New! Podcast #9
December 1, 2017
The Gibbs Farm podcast available here.
The Gibbs Farm
The Gibbs Farm museum preserves remnants of both native and pioneer life from the mid-19th century, right in the middle of a densely populated urban environment. There you can find farm buildings from the Gibbs family, an archeological site, re-creations of a sod hut, native tipi and long house, native prairie and an early orchard, and a one-room school house.
Image above is a drawing of the Gibbs’ sod house, “sodddy.” by Lily Gibbs.
RCHS volunteer Paul Nelson has developed a podcast series featuring interviews with authors, historians and prominent figures on subjects of historical interest.
All the podcasts are available here.
For a list and links for all of the podcasts, see the Audio-Visual page.
April 24, 2017
Fort Snelling and the Civil War
December 31, 2016
Ford Motor Company podcast available here.
Ford Motor Company in Saint Paul
For almost a century the Ford Motor Company built vehicles in St. Paul, first on University Avenue, and from 1925 onward in Highland Park. Architect and historian Brian McMahon has now published a book telling the story of Ford in St. Paul, The Ford Century. And for the Fall 2016 issue of Ramsey County History magazine McMahon wrote an article about the Highland Park factory’s defense production during World War II. We talked with Brian McMahon about both themes.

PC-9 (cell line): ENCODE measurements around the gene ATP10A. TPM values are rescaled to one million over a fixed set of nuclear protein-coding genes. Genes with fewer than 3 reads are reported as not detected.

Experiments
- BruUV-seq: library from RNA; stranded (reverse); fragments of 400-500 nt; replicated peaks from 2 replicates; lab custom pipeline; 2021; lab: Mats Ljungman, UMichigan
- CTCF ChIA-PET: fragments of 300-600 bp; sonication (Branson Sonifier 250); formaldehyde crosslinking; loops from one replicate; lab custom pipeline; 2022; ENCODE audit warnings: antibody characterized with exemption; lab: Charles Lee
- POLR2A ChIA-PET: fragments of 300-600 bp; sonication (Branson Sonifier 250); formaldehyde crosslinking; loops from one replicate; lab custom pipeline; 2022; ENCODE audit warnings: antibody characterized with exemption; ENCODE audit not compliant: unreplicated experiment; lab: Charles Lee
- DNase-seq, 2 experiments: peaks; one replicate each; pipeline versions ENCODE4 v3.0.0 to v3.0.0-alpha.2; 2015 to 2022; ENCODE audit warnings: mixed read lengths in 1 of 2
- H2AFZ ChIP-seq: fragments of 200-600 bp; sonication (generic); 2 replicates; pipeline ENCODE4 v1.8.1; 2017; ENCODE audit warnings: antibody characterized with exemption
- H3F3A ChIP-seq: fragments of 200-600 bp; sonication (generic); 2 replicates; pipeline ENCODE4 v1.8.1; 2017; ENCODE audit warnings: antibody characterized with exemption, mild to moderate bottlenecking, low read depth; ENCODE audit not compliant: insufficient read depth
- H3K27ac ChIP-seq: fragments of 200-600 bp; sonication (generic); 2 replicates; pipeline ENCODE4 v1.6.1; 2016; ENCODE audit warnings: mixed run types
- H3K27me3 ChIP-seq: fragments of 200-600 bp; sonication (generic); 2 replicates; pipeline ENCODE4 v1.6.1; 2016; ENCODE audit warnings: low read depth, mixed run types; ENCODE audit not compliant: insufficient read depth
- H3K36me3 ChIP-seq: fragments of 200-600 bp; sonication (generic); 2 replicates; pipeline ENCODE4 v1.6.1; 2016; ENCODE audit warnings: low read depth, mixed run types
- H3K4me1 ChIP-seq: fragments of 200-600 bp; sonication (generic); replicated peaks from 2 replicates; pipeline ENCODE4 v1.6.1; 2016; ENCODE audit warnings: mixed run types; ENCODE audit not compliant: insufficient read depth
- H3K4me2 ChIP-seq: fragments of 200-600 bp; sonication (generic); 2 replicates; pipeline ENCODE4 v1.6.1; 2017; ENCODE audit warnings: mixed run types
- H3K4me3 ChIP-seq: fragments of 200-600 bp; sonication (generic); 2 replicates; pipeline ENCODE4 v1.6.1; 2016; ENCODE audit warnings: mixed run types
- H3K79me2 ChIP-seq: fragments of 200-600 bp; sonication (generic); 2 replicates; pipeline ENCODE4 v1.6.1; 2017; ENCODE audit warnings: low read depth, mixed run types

October 30, 2016
Who Was Harriet Bishop?
Harriet Bishop is the only well-known woman among St. Paul’s early settlers. In fact, she may be the best-known of all. She was Minnesota’s first schoolteacher, yes, but what else do we know about her? Minnesota’s leading historian, Professor Mary Wingerd, brings us closer to the real Harriet Bishop — writer, land speculator, jilted bride, divorcee — a person far more interesting than our image of her as virtuous schoolmarm.
March 9, 2016
Podcast available here.
He was sometimes known as “mayor for life.” George Latimer served as mayor of St. Paul from 1976 to 1990, the longest consecutive term in St. Paul history. A lot happened on his watch: the Town Square and Lowertown developments, the Dutch elm plague; the departure of big employers like Whirlpool and Amhoist; a population decline of 40,000, and plenty more. Throughout it all Mr. Latimer remained very popular; he is still popular today. In this interview you will hear some of the reason why: there is lots of laughter.